Crisis Severity The severity score from 1 to 5 is based on 31 indicators aggregated into 3 pillars (impact, conditions, and complexity)3.40 Very lowVery high 5
Impact This measures the impact of the crisis itself, in terms of the scope of its geographical, and human effects.3.80 Very lowVery high 5
Humanitarian Conditions This measures the conditions and status of the people affected, including info about the distribution of severity.3.50 Very lowVery high 5
Complexity This measures the complexity of the crisis, in terms of factors that affect its mitigation or resolution.2.80 Very lowVery high 5
Access Constraints This measures the level of humanitarian access constraints.2.0No constraintsExtreme constraints
Guatemala is situated between El Salvador, Honduras and Mexico, and forms part of the Dry Corridor of Central America. It has one of the region’s largest economies but is also one of the most socially unequal and most dangerous countries. ? Guatemala is experiencing prolonged seasonal dryness in eastern and western regions, causing crop losses of basic grains (e.g. corn and beans) and resulting in people adopting negative coping strategies such as changing their diets, reducing quantity and quality of their food and quickly depleting their incomes on market purchases to fill gaps, particularly in the western areas, leading to increased Crisis (IPC 3) food security outcomes. An estimated 6.5 million people, equivalent to 38% of the total population, will face Crisis and Emergency (IPC 4) food security outcomes over 2018-2023.?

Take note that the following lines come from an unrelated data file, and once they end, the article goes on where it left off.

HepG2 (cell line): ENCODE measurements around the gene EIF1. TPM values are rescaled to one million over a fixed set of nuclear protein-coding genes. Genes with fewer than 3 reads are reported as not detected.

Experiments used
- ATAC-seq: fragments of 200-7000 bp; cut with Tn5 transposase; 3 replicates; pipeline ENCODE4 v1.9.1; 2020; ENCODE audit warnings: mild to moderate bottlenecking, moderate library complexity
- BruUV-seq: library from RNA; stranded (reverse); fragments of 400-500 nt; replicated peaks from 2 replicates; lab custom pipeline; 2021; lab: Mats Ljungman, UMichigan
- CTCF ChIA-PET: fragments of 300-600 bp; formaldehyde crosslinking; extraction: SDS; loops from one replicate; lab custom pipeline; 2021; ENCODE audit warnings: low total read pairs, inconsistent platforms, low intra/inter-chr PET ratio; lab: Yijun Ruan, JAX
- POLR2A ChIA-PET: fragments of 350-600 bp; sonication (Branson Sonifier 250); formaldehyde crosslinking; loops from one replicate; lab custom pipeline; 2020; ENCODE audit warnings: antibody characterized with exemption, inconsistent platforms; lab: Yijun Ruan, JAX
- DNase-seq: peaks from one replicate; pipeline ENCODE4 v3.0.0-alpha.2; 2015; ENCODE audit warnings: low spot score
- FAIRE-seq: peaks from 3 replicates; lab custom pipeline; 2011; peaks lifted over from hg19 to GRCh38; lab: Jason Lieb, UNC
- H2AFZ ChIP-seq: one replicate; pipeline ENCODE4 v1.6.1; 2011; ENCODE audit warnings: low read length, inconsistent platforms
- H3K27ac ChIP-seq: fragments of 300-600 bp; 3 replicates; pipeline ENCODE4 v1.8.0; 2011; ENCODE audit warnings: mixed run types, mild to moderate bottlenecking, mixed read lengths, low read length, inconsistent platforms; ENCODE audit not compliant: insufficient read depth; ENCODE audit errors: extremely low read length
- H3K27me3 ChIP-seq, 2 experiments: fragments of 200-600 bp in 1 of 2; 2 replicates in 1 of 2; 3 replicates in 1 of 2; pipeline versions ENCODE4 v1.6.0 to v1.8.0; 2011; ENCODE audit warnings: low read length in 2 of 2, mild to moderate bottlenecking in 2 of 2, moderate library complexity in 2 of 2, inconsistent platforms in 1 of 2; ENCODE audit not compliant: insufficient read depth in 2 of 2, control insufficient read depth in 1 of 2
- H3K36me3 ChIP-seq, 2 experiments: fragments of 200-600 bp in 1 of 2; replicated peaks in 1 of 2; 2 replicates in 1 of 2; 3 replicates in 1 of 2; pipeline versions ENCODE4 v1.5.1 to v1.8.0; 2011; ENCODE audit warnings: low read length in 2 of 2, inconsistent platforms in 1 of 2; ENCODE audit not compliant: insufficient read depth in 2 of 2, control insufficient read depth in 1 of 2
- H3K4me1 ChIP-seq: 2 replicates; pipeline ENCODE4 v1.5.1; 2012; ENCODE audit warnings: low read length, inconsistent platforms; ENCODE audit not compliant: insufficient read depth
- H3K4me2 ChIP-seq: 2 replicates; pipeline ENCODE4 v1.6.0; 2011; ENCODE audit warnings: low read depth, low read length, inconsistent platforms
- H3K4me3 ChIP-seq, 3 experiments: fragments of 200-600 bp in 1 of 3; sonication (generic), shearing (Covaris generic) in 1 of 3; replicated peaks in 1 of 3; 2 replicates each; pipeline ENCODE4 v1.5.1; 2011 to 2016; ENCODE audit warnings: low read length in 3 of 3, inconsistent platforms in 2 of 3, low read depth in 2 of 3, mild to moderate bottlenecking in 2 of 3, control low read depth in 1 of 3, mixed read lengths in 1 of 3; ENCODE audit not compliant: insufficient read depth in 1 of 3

Violence in Guatemala, and other countries of Central America, creates significant protection issues, especially for women, and poses a major constraint for humanitarian access. In October and November 2018, an estimated 7,000-10,000 migrants left Honduras, El Salvador, and Guatemala to form two large caravans and additional smaller groups travelling towards the United States border. The migrants aimed to escape violence and persecution, improve their economic situation, or reunite with their families. ?
The government, with the support of several INGOs, continues to respond to the impact of Fuego Volcano’s eruptions in June and November 2018.
INFORM measures Guatemala's risk of a humanitarian crisis and disaster for 2019 as High at 5.5/10. ?
29/08: Within the last week, heavy rains have caused flooding and landslide events across 9 departments of Guatemala. The National Coordinator for Disaster Reduction (CONRED) estimates that over 60,000 people have been affected, including 62 who have been evacuated. Further damages to roads, bridges, and homes have been recorded. Simultaneously, Guatemala is experiencing an outbreak of Dengue, which could be intensified by the increase in standing water from the floods. As of August 13, over 12,000 cases of Dengue were confirmed across Guatemala, including within the 9 departments most heavily affected by the flooding: Alta Verapaz, Chimaltenango, Guatemala, Sacatepéquez, San Marcos, Santa Rosa, Sololá, Suchitepéquez and Zacapa. Within the last 24 hours CONRED has placed 12 out of 22 departments on alert due to ongoing rain, including Guatemala which has a population of over 3.4 million. Since the beginning of the rainy season in May, more than 365,000 people have been affected by flooding across the country including over 2,200 evacuees. The rainy season typically lasts until November, which could result in further flooding and damages. ?
31/07: On 31 July, the Ministry of Health of Guatemala declared a red epidemiological alert over the spread of dengue in the country, with some 8,300 cases reported as of 29 July, nearly the double comparing to 2017. Most cases are in the departments of Escuintla, Huehuetenango, Izabal, Quetzaltenango and San Marcos. The Government has stated the the health infrastructure currently has adequate response capacity. ?
- Lack of official figure on number of internally displaced people